The Gift of Stories

I love stories.

I still remember the thrill of staring at the library bookshelf and searching for the very biggest, fattest book to read.  The biggest I found was a huge and quite hideous orange book full of short stories.  I read them all.

Mom used to gather us around her on summer afternoons for stories as she sat in her wooden rocker, reading to all six of us.  Bridge To Terabithia was a favorite, and I can still remember listening to her voice as the sad story unfolded.

Childhood memories of long afternoons with my nose in a book still make me smile.

As an adult I helped found a charter school and one of my roles was to choose the books for the school library.  I thought I’d died and gone to heaven as I carefully selected, then stamped and stickered each beautiful storybook.

Stories have been a huge part of my life.  The characters in those pages have inspired me.  Stories have taught me what kind of person I want to be; they’ve allowed me to escape when life felt hard; and they’ve helped me solve problems and keep at it when I had a challenge to overcome.

Giving Your Children The Gift of Stories

There are so very many things I want to GIFT to my children, and a love of stories is high on my list.  My kids don’t naturally love reading the way I did as a child, but I’m always parenting with the intention of giving them this gift.  I’ve been thinking lately of how I can do this even better.  Here are a few ideas that have been floating through my noggin’.

Weekly Trip To The Library

We did this a lot when my kiddos were little, but as the big kids have drifted into high school and gotten busier, we miss weeks all too often.  I love the library and its cozy stacks of books and storybook quotes on the walls.  We need to go more often.  I miss the fun library games we played too.

A Book for Every Occasion

Christmas.  Birthdays.  Easter.  Just because.  I am going to make books an actual gift more often.  I’ll wrap one up in pretty paper and leave it on my daughter’s bed for her to find.  Perhaps I’ll tuck one into my son’s train basket for him to find.  I will write a little note on a bookmark and stick it inside for my teens to find.

Putting Books In Their Hands

I’ll start our school year by surprising my each of my kids with their very own personal book bag full of cool books to discover and enjoy, just right for their age.  This feels better than the required reading list I wrote in their planners last year.  (I’m a list maker, so the list might still be there, but the BOOKS get to really become the list.)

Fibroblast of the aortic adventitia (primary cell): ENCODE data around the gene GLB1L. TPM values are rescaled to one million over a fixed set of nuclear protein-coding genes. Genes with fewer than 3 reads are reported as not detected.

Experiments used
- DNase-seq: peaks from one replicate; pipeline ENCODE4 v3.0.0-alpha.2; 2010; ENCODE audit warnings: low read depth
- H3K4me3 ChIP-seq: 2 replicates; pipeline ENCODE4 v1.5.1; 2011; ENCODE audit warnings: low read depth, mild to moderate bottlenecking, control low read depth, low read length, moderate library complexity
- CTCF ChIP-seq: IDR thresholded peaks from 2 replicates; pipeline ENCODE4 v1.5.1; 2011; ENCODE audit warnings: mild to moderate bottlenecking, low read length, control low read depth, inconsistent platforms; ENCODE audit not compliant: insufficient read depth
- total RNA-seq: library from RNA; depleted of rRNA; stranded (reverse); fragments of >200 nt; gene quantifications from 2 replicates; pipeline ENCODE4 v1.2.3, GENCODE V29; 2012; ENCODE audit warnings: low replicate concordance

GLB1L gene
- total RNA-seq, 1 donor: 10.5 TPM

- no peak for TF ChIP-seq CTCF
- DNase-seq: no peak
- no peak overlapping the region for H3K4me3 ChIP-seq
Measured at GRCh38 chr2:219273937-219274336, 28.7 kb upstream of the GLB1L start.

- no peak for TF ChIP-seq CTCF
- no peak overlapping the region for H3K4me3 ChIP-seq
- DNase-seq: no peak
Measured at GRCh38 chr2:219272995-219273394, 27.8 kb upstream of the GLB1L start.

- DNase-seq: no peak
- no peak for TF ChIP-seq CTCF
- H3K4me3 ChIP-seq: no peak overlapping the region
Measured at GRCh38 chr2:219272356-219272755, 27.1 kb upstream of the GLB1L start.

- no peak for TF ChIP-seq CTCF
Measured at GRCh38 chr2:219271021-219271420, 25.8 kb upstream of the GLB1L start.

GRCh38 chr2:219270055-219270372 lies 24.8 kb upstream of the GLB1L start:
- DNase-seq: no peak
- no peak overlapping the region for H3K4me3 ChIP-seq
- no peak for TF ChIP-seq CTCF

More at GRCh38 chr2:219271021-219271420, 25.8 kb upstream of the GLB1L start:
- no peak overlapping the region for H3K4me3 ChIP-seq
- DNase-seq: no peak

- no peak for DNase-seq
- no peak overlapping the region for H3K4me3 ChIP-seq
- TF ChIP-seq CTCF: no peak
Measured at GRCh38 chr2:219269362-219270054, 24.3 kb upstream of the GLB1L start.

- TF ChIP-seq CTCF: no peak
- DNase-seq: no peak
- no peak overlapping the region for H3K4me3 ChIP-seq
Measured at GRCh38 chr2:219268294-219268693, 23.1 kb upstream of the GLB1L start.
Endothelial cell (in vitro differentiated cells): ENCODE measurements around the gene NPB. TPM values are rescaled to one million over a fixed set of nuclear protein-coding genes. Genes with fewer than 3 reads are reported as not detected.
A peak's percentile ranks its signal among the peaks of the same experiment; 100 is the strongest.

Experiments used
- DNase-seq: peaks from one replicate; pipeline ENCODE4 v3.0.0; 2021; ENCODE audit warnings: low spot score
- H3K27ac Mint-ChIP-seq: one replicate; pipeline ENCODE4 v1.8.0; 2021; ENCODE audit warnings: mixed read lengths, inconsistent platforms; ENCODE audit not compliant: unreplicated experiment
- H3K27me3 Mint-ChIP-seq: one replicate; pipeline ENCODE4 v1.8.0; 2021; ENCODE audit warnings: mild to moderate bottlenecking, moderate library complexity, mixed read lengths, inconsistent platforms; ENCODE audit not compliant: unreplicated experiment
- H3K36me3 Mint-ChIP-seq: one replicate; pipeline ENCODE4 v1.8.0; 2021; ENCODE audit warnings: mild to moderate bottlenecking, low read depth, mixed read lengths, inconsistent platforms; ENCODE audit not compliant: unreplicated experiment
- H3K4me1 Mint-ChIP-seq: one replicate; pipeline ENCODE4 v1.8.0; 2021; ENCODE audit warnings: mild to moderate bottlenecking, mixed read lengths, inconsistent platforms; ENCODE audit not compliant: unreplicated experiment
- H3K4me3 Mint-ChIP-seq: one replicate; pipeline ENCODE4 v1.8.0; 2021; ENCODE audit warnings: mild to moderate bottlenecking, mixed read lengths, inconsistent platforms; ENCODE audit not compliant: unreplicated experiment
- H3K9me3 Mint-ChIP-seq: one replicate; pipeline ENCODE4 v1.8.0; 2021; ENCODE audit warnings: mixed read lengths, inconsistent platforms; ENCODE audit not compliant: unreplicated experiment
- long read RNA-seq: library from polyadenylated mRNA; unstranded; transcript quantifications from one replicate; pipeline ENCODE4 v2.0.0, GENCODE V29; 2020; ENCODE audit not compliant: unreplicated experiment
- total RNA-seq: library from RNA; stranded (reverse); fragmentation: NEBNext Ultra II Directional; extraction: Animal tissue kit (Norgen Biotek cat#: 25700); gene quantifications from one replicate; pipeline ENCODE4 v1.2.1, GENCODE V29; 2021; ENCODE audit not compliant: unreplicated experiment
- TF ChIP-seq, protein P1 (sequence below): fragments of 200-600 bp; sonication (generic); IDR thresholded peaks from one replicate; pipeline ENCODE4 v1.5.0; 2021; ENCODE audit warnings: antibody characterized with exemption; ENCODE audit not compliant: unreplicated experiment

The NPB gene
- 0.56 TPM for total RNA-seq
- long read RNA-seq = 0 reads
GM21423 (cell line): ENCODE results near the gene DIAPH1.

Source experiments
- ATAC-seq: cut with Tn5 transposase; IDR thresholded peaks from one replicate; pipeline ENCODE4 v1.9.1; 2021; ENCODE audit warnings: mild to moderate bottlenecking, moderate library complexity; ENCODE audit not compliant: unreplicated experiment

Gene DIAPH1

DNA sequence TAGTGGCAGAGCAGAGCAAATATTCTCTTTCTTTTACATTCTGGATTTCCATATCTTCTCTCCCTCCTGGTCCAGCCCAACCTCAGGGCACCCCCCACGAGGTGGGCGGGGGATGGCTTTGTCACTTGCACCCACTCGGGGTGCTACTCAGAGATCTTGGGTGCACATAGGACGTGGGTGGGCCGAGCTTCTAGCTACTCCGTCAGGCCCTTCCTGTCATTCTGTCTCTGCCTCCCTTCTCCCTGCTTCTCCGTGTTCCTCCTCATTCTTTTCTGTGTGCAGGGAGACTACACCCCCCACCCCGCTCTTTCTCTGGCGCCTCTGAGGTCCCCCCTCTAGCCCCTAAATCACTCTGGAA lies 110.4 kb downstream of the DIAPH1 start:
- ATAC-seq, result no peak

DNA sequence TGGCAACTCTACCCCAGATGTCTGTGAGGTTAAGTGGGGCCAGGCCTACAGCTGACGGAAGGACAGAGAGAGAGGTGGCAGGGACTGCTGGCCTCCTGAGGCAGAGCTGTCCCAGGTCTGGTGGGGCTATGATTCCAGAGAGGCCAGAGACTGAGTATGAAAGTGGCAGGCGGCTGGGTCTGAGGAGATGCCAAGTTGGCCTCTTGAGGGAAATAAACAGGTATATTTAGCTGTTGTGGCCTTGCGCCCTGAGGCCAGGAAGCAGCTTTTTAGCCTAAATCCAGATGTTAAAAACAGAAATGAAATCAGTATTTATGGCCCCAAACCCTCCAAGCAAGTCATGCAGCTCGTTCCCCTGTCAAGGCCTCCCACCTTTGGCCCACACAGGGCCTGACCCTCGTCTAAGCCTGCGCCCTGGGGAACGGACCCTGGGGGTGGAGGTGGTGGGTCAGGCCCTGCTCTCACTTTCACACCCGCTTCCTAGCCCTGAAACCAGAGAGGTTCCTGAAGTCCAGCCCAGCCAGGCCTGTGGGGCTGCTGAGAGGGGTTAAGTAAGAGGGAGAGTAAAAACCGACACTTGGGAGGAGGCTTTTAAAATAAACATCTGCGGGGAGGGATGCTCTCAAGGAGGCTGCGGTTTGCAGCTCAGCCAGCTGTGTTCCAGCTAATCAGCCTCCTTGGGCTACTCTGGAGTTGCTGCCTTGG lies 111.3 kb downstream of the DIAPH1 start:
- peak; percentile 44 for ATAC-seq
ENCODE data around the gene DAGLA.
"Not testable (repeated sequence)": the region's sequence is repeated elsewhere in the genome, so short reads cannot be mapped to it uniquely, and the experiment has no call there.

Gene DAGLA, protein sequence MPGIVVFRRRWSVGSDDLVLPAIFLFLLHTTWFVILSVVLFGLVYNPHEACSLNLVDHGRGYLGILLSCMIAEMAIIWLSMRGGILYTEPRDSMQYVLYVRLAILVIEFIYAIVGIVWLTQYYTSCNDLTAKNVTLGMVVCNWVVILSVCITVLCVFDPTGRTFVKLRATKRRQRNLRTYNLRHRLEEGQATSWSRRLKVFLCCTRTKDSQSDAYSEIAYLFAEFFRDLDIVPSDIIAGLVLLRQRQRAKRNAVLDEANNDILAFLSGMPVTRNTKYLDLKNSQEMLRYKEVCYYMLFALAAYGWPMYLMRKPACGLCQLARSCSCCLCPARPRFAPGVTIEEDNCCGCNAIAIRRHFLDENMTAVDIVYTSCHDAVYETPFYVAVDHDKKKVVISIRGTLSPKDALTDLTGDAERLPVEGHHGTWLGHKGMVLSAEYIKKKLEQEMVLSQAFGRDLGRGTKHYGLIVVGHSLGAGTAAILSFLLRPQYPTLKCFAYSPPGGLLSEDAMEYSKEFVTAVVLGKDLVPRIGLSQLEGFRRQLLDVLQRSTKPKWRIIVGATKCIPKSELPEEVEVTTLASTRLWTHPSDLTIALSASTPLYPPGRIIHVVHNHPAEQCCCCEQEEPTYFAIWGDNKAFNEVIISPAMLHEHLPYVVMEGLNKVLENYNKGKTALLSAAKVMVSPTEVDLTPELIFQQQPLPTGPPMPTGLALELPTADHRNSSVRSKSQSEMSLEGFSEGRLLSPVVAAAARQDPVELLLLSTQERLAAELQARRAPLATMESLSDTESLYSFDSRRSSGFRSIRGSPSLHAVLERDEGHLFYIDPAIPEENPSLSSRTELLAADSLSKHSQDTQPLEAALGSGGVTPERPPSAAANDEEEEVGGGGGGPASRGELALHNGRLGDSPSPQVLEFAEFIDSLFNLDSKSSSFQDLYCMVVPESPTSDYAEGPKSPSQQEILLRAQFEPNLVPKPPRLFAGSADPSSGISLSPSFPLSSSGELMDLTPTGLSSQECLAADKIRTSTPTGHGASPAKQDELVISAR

Reading Out Loud, No Matter How Big They Get

I used to consistently read out loud to my kids every night just for fun before bed.  As they’ve grown up I leave more and more of the reading to them, but I miss those days of curling up on the couch with blankets and books in our jammies before bed.  I still love being read to and I’m in my thirties, so I’m pretty sure my kids aren’t too big either.  {Here are our Top 20 Favorite Read-Alouds!}

Books in Every Room

I want to keep books everywhere.  Even the bathroom.  When we built our house I had my husband build a big bookshelf in our office, and I love it.  But with all the books in the office they aren’t filling all the rooms of our house anymore.  I am going to spread some book love around a bit more and set some good reads on the coffee table, on some nightstands, and in the bathrooms.

Chat About Books

I’m going to ask my kids what they’re reading, not in a homeschool-mom-teacherish-grading you sort of way.  Just in a “Hey, I’m interested in you and everything you’re into sort of way.”  Over dinner we’ll chat books and characters right along with other things that are interesting them.  Hopefully we’ll compare stories we’ve read to stories in the news and people we know to characters in books.  I’m going to make a greater point of connecting what we’re reading to our everyday lives.

Let It Just Be For Fun

Because my mind is always in homeschool mode, I spend way too much time turning books into assignments.  They are a big part of our homeschool, but I think I need to tip the scale a bit and let more of our reading be just for fun.  Even though I know my kids are capable of turning in beautifully typed book reviews and proof-read posters and tri-fold dioramas detailing characters, plot, and setting, I also need to just let the fun of reading the story be enough sometimes.

More From Layers of Learning

I can’t leave my homeschool mom role completely behind though, so when we do need to teach about stories, I like to have lots of ideas for keeping our assignments interesting and personalized.  Here’s my basic approach to teaching reading.  Also, go visit our Writer’s Workshop page and our Bookworms page to see a lot of the interesting ways we use stories in our homeschool.  And every one of our Layers of Learning units has a library list and fun writer’s workshop ideas too.

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